Faith Church


Giving Up Your Preferences for the Sake of Community

Early in my ministry, I worked with a leader as he was planning a worship service. He made an interesting comment about a song he was going to use in the service, saying that he personally did not like the song, but chose it because the people in the church seem to love it. I was surprised to hear this, as I figured those planning worship services would just pick the songs they liked the most -- that is probably what I would have done if I were in his shoes. However, this leader taught me a valuable lesson, not just about worship, but about what it means to be a follower of Christ and in a particular church community -- worship services and ministry should not be based on our personal preferences, but on what is best for the sake of the whole body of believers. I was reminded of this truth as I was reading the new book by Irwyn Ince called The Beautiful Community: Unity, Diversity, and the Church at Its Best. In this good book, Ince states that the path forward to what he calls “the beautiful community” to which God calls us (which has unity in the midst of differences in race, ethnicity, and ideology) involves probing our preferences and dying to our preferences for the sake of something greater. As a follower of Jesus, rather than being focused upon what I want, I should be thinking about what pleases Jesus and others as I lead and participate in the church community. 

It’s Not About Me, But About Jesus

When we sing songs - or do anything in a church service or in the life of the church - we need to remember that all of life is to be done for the glory of God, to worship Jesus. This means that if a song is not theologically accurate, we shouldn’t sing it, as Jesus would not be pleased with falsehoods, etc. Similarly, when there are things happening that are out of line with the truth of the gospel, we must both stop and confront it when we see it. (If it is something that is true but just not my style or how I would do things, it can still be pleasing to Jesus.) I need to remember that the only critic and the proper audience for Christians is Jesus, not me. In fact, when I look to Jesus, then I am driven to put aside my preferences as it notes in Philippians 2:4-7: “Let each of you look not only to his own interests, but also to the interests of others. Have this mind among yourselves, which is yours in Christ Jesus, who, though he was in the form of God, did not count equality with God a thing to be grasped, but emptied himself, by taking the form of a servant, being born in the likeness of men.” Jesus came to be a servant not to be served (Mark 10:45). Similarly, when we are in a church community or service, we need to be less focused on what it does “for me” and more about what it is doing for Jesus. We cannot waver from God’s truth, but we also need to recognize the difference between God’s unchanging truth and personal preferences and style.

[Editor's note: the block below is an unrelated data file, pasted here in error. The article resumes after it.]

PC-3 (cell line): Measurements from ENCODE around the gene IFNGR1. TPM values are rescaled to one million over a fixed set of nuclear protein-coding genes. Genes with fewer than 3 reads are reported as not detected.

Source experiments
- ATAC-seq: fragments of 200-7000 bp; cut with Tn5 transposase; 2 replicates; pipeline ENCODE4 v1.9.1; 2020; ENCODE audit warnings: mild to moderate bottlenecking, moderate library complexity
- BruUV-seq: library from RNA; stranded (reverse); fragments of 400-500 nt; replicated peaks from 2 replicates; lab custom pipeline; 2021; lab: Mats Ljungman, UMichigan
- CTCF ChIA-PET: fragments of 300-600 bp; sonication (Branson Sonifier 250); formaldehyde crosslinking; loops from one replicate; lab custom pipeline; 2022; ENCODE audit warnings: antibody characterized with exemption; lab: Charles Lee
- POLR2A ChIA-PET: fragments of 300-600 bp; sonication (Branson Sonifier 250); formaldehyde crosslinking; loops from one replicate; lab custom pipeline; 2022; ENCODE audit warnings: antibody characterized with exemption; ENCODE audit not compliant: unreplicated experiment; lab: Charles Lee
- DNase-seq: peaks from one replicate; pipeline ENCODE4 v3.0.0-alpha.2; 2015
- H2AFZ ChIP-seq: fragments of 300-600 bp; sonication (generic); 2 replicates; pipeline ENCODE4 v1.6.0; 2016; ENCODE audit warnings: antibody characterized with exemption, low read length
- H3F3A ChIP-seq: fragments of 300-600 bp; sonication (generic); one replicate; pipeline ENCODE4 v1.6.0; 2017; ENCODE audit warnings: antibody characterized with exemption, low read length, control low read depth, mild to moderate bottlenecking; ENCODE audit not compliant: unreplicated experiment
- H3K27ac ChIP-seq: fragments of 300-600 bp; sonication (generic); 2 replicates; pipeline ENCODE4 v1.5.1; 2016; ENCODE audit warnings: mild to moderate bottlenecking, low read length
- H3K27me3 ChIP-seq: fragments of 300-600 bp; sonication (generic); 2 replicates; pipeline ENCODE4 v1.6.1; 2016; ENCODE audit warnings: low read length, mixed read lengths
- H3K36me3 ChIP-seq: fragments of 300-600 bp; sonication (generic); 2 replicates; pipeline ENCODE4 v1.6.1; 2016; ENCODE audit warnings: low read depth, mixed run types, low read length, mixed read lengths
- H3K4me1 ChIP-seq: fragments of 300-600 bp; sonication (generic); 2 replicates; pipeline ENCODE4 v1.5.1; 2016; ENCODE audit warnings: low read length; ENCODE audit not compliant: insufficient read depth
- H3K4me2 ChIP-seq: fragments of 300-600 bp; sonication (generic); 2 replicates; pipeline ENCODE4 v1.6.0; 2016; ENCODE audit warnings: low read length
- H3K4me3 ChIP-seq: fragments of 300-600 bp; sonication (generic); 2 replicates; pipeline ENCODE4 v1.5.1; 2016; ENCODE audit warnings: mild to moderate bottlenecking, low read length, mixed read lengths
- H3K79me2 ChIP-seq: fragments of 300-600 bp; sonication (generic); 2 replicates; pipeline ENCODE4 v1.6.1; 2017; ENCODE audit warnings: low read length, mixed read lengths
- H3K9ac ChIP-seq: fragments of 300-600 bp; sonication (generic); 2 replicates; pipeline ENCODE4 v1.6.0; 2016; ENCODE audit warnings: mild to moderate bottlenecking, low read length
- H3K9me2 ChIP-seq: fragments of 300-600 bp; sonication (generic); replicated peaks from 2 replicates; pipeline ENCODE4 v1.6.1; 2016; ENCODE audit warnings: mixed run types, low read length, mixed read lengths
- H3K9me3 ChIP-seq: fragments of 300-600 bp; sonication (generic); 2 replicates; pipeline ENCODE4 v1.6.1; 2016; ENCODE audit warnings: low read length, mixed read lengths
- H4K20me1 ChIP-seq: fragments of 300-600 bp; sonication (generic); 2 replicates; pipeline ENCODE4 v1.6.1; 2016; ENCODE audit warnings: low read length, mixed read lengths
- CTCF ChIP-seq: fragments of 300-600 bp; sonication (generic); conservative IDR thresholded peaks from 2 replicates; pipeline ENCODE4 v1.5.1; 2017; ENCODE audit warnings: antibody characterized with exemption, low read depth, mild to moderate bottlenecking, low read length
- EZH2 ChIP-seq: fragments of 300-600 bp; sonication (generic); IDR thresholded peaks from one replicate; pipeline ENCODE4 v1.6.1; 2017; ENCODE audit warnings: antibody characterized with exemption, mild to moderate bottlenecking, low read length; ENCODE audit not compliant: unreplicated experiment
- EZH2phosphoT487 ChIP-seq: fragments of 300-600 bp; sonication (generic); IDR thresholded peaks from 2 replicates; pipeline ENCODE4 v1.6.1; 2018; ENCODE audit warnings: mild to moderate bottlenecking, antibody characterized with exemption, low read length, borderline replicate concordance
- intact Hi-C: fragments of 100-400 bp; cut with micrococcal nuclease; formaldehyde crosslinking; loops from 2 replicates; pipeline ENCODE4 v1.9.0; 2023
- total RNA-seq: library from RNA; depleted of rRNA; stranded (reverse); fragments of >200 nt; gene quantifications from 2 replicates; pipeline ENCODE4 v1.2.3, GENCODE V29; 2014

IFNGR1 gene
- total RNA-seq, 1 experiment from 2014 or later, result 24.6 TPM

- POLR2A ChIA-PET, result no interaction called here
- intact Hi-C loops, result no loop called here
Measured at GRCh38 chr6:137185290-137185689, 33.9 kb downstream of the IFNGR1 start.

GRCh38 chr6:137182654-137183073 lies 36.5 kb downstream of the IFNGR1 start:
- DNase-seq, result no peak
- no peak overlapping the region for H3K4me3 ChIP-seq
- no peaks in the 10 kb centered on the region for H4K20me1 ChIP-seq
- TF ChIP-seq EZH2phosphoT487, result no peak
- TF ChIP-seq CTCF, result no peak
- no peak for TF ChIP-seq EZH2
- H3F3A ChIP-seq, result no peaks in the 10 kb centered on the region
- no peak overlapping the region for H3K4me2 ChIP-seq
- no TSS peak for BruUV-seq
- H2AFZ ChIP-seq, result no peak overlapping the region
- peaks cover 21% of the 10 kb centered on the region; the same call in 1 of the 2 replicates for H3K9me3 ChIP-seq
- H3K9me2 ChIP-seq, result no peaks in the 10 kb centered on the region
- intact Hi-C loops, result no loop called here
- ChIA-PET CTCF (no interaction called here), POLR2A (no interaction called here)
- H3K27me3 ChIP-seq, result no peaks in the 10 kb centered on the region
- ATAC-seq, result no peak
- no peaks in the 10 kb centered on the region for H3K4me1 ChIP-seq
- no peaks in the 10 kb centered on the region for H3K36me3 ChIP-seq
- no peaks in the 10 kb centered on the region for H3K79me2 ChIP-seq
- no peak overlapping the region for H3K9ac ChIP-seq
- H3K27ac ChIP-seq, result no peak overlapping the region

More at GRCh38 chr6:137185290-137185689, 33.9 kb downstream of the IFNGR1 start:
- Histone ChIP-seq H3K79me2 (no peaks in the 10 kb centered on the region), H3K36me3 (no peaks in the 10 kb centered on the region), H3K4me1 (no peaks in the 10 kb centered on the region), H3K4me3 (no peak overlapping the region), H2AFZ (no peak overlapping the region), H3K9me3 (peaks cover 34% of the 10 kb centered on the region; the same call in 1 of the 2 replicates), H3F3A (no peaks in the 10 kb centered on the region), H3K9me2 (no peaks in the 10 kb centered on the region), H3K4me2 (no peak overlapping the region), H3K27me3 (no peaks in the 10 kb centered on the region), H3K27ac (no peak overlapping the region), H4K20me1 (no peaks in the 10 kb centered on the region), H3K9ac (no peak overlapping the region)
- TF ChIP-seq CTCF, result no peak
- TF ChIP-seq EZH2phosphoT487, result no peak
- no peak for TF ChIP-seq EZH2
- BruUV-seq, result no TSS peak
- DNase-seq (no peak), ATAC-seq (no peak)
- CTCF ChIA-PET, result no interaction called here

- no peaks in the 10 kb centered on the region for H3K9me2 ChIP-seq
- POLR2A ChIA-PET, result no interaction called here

It’s Not Just Me, But Rather a We

Something else we need to remember is that the church and church services are unlike most things in our world today, they are not designed just with me in mind, but with a broader audience. Most things on the internet are targeted and designed for us (think of our news feeds, etc), and we live in a world in which things are on demand and at our convenience. The church, however, is more like a family -- one in which we all matter and one in which we all have to forego our preferences at times. Sometimes we get our favorite dinner or go to our favorite restaurants, but there are times when we don’t as we need to let others choose their favorites. There are household chores that we do not enjoy doing, and which may benefit us less than others, but yet we do them for the sake of others in our home. We often go to church looking for what we can get out of the service, and if the message didn’t connect strongly or the songs were not our favorites, we complain that “we didn’t get anything out of it.” But perhaps you were not there to consume, but to serve and encourage others. We read in Ephesians 5:19-21 that we should be “addressing one another in psalms and hymns and spiritual songs, singing and making melody to the Lord with your heart, giving thanks always and for everything to God the Father in the name of our Lord Jesus Christ, submitting to one another out of reverence for Christ.” Perhaps the songs that you were singing were ones that others needed to hear, so sing the song you don’t like because it might be the truth that a sister or brother needed that day. Above all, let us remember that we are called to submit to one another out of reverence for our Lord; we serve others because the one whom we serve showed us what it is like to be a servant.

Free to Help Others

In discussing the topic of preferences and being willing to give them up, Ince says this, “Our freedom in Christian community is much more than freedom to eat what we want and drink what we want. Our freedom is the freedom to lay down our lives for our brothers and sisters. Our liberty as Christians is the liberty to die to our own preferences, the liberty to die to our disordered desire to please ourselves all the time” (p. 135). As we live in a world in which everyone wants it their way, let us follow Jesus’s way and seek to serve each other. When we are unselfish and willingly give up what we want, fellow image bearers of God who have different “likes” will benefit and be blessed.

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